When executing formal documents, the UK queen writes in the plural "We, Elizabeth the Second, Queen of the United Kingdom of Great Britain and Northern Ireland..."
Church of England Bishops and Archdeacons do a similar thing:

"By the Tenor of these Presents, WE, GORDON, by Divine Permission Bishop of Southwell, do make it known unto all men, that on Sunday the twentieth day of September in the year of our Lord, one thousand nine hundred and sixty-four, We, the Bishop before mentioned, solemnly administering Holy Orders, under the protection of the Almighty, in our Cathedral Church of Saint Mary the Virgin Southwell did admit our beloved in Christ, XX XX Master of Arts of Pembroke College in the University of Cambridge (of whose virtuous and pious life and conversation, and competent learning and knowledge in the Holy Scriptures, We were well assured) into the Holy Order of Priests..."
In a Notice of Excommunication, 1744, the Archdeacon used the plural form. "We, the Archdeacon...You shall certify to our Official, ...Our Surrogate"
Perhaps someone can say why this "formal plural" has developed and if it is used in other countries and by other dignitaries.
Alasdair Baxter, Nottingham, UK.Tel +44 115 9705100; Fax +44 115 9423263

"It's not what you say that matters but how you say it. It's not what you do that matters but how you do it"
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Perhaps someone can say why this "formal plural" has developed and if it is used in other countries and by other dignitaries.

I thought it came from the Pope saying "We" when he meant "God and I". Mike Hardy
When executing formal documents, the UK queen writes in the plural "We, Elizabeth the Second, Queen of the United Kingdom ... can say why this "formal plural" has developed and if it is used in other countries and by other dignitaries.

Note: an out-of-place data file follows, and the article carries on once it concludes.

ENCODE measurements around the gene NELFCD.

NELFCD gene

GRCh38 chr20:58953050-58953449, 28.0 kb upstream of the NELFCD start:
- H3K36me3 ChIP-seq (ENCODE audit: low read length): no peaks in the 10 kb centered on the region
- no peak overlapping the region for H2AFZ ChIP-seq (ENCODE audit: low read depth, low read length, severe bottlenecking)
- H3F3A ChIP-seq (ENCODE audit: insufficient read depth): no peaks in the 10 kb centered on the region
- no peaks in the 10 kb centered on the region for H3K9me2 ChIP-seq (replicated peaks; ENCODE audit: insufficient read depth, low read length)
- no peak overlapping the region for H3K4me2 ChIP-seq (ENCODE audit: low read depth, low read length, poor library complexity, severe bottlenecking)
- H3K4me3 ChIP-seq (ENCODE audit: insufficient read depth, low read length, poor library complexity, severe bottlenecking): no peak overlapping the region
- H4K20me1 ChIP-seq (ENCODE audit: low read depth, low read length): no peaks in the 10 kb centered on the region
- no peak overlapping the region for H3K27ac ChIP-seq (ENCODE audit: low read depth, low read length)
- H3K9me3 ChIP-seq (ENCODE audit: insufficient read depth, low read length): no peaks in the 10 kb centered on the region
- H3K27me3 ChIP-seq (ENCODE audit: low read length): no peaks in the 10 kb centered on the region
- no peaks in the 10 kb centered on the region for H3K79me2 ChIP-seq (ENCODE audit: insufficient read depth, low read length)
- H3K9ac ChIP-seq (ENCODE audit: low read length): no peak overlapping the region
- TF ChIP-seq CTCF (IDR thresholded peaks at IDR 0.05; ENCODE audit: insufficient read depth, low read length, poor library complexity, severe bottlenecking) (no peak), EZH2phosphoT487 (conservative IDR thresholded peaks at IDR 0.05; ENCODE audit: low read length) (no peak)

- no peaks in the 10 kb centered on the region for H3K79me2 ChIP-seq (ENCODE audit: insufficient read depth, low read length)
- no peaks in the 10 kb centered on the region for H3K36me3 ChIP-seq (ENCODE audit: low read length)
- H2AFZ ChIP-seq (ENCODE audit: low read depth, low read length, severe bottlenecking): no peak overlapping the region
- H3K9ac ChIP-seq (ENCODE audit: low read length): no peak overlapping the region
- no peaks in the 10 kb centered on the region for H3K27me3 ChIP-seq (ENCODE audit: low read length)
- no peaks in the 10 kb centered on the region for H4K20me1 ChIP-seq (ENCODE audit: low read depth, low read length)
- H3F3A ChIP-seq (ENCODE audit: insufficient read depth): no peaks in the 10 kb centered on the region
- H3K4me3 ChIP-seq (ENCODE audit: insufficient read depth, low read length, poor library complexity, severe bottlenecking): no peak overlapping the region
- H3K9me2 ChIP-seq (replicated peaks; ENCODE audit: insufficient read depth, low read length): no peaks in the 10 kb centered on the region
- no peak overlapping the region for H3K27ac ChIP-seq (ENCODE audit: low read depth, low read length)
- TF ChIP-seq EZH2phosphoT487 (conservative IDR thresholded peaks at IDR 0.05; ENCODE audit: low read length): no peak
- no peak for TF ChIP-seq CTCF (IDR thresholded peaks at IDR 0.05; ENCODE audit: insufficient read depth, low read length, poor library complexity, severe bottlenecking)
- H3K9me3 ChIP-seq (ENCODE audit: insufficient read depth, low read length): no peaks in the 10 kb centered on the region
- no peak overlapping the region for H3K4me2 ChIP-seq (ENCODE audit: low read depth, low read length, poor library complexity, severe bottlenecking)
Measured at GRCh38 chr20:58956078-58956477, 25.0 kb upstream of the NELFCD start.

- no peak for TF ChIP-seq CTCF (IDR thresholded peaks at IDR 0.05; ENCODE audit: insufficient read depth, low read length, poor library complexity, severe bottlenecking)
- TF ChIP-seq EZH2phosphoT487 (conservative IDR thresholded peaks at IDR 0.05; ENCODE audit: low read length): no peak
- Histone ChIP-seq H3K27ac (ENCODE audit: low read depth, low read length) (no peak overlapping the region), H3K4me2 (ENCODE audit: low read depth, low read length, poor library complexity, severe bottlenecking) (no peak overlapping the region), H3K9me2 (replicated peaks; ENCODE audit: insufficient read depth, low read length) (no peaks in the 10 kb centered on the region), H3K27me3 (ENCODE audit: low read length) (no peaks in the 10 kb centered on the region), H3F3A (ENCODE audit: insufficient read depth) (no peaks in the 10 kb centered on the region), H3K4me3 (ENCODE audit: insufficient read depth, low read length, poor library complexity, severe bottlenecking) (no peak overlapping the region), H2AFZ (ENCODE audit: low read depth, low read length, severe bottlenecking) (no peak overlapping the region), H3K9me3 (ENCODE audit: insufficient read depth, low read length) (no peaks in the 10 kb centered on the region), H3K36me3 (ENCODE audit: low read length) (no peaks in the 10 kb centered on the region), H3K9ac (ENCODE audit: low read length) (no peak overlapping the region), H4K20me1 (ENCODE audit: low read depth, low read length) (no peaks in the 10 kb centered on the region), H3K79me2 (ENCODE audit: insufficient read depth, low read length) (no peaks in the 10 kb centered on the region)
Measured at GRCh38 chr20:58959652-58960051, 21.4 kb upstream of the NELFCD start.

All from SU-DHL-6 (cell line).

At a very wild guess, because the person writing it is speaking not in a personal capacity, but as the holder of an office, and the "we" therefore means "I, and my predecessors and successors in office".

Steve Hayes from Tshwane, South Africa
http://www.geocities.com/Athens/7734/stevesig.htm
E-mail - see web page, or parse: shayes at dunelm full stop org full stop uk
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Thus spake Alasdair Baxter:
When executing formal documents, the UK queen writes in the plural "We, Elizabeth the Second, Queen of the United Kingdom ... can say why this "formal plural" has developed and if it is used in other countries and by other dignitaries.

The theory is that it was at the division of Rome. Each emperor spoke on behalf of Rome, and thus the other emperor. The Latin nos dates from there, and other European languages did as they did in Rome.
See something I have written on it here:

I think that's the second time I have pointed to that in the last six months. If it isn't in the FAQ already, perhaps it should be.
Simon R. Hughes
At a very wild guess, because the person writing it is speaking not in a personal capacity, but as the holder of an office, and the "we" therefore means "I, and my predecessors and successors in office".

Not only does this sounds plausible to me, but it could equally well apply to the use of the editorial "we".

Alec McKenzie
Thus spake Alasdair Baxter:

When executing formal documents, the UK queen writes in the ... We were well assured) into the Holy Order of Priests..."

Why do bishops write like notaries?
Discuss.

Ross Howard
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Perhaps someone can say why this "formal plural" has developed and if it is used in other countries and by other dignitaries.

Japanese contains (at least one) of the type you describe ("warera"), and AFAIK the practice was not borrowed from English or any Western language.
-Chris
When executing formal documents, the UK queen writes in the plural "We, Elizabeth the Second, Queen of the United Kingdom of Great Britain and Northern Ireland..." Church of England Bishops and Archdeacons do a similar thing:

Also the Earl Marshal, Garter King of Arms, and the Lord Chancellor, when executing formal Warrants and Writs.

Don Aitken
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When executing formal documents, the UK queen writes in the ... it is used in other countries and by other dignitaries.

At a very wild guess, because the person writing it is speaking not in a personal capacity, but as the holder of an office, and the "we" therefore means "I, and my predecessors and successors in office".

'We are a grandmother'?

John Dean
Oxford
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